It is said that it is better to acquit ten guilty persons than convicting one innocent person. In India, the criminal justice system is based on the principle of ‘innocent until proven guilty.’ The criminal procedure lays down exhaustive rules for protecting the rights and dignity of the victims. The accused also enjoys the right to remain silent and cannot be compelled to reply as envisaged under article 14, International Convention on Civil and Political Rights and The Constitution of India. However, it is often found that the press encroaches in the functional area of judiciary and thereby limits the assured rights of the accused. The present article deals with the following questions:
- Role of Media in vilification of the accused?
- Is the accused punished by condemnation before conclusion of trial?
- Are the critics controlling the mind of public by providing selective and colored information?
- Will not encroachment of journalism into the realm of judiciary cause fall of democracy?
- Position of the accused if not proven guilty after the trial?
Keywords: Press trial, Rights of accused, Defamation, Journalism ethics.
The criminal jurisprudence is based on the fundamental principle of innocent until proven guilty and it shall be the duty of petitioner to prove beyond reasonable doubt that the accused has committed the impugned offence. Section 101 of The Indian Evidence Act, 1872 states that the burden of proving a fact shall always lie on the person who asserts or produces the facts. It is expressly stated that any person who wants the court to give judgment as to the existence of rights and liability shall have the burden of proof to establish the existence of such rights and liabilities. The principles of UDHR (Universal declaration of Human Rights) contemplates that every individual shall be recognized by law and a person shall have right to a fair hearing in an unbiased trial in order to determine the actual matter in controversy under article 6 of UDHR. Thus, it can be clearly contemplated that giving a fair chance to the accused to be heard (Audi alteram partem) is based on the Fundamental principles of Human Rights. It is the prosecution who opens the case and thereafter the court frames the issues if it is satisfied that the offence could have been committed by the accused. The role of the prosecution does not end here; the prosecution’s witness is examined by the court and if it is well established beyond reasonable doubt that accused could have committed the offence, and then the accused shall furnish defenses as against the allegations of the plaintiff. Act of animadversion of the accused during the pendency of the trial blatantly violates the basic principles of Human Rights as enunciated under Universal Declaration of Human Right– Right to a dignified life, right against discrimination, right to be heard, right to a fair trial and right against arbitrary interference with privacy.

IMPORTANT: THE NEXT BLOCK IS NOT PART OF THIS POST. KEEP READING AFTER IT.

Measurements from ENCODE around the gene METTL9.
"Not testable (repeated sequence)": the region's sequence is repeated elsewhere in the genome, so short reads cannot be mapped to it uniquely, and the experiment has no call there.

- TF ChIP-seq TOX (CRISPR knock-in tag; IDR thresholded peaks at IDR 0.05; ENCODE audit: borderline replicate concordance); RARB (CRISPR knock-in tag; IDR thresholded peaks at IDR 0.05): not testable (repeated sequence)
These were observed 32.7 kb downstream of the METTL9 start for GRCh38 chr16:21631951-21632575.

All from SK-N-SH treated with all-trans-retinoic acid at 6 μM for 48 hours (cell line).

Defying the Ethics of Journalism and Vilification of Accused
The Press Council of India formed under The Press Council Act, 1978, on receiving any complaint or believing that any News agency has violated the basic ethics of Journalism and public taste, may censure such News agency after recording the reasons. The primary object of Journalism is to provide the people with views, information and news. The aim of the journalism is to accentuate accurate, unbiased facts in a decent manner. Public shall form their own opinions based on the provided facts applying their cognition; but when the journalist gives conclusive verdict over a matter, the public insight is constrained and thereby their right to know, which is a tenant of right to freedom of speech and expression is restricted. The press council of India has published the Norms of Journalistic conduct, 2011 thereby imposes duty on the news agency to eschew any defamatory statements and it is clearly contemplated that truth is no defense against an individual where no public interest is involved. The Norms of Journalistic conduct, 2011 has also mentioned the importance of pre-publication verification. Right to privacy shall not be intruded unless the instance has overriding public interest, but special care has to be taken while condemning a woman. It is clearly evident that a press trial shall hamper the actual trial because media trial may lead to tampering of evidences, threatening of witnesses and absconding of witnesses. In a democratic form of government, the supreme authority is vested with the people, and they shall have the right to acquire true and genuine information as to the happening of any matter which is in the hand of public authority or functioning of any public authority by virtue of their right to know or to be informed as enunciated under section 6 of Right to Information Act, 2005by applying to the information officer under section5. Thus, any News agency shall always have the right to acquire the exact information from the actual authority and need not give verdict based on any vague assumptions. Hence, misinformation or one-sided information should not be spread as it would violate the right to information of the public at large.
Construing the Public Opinion and Causing Limited Perception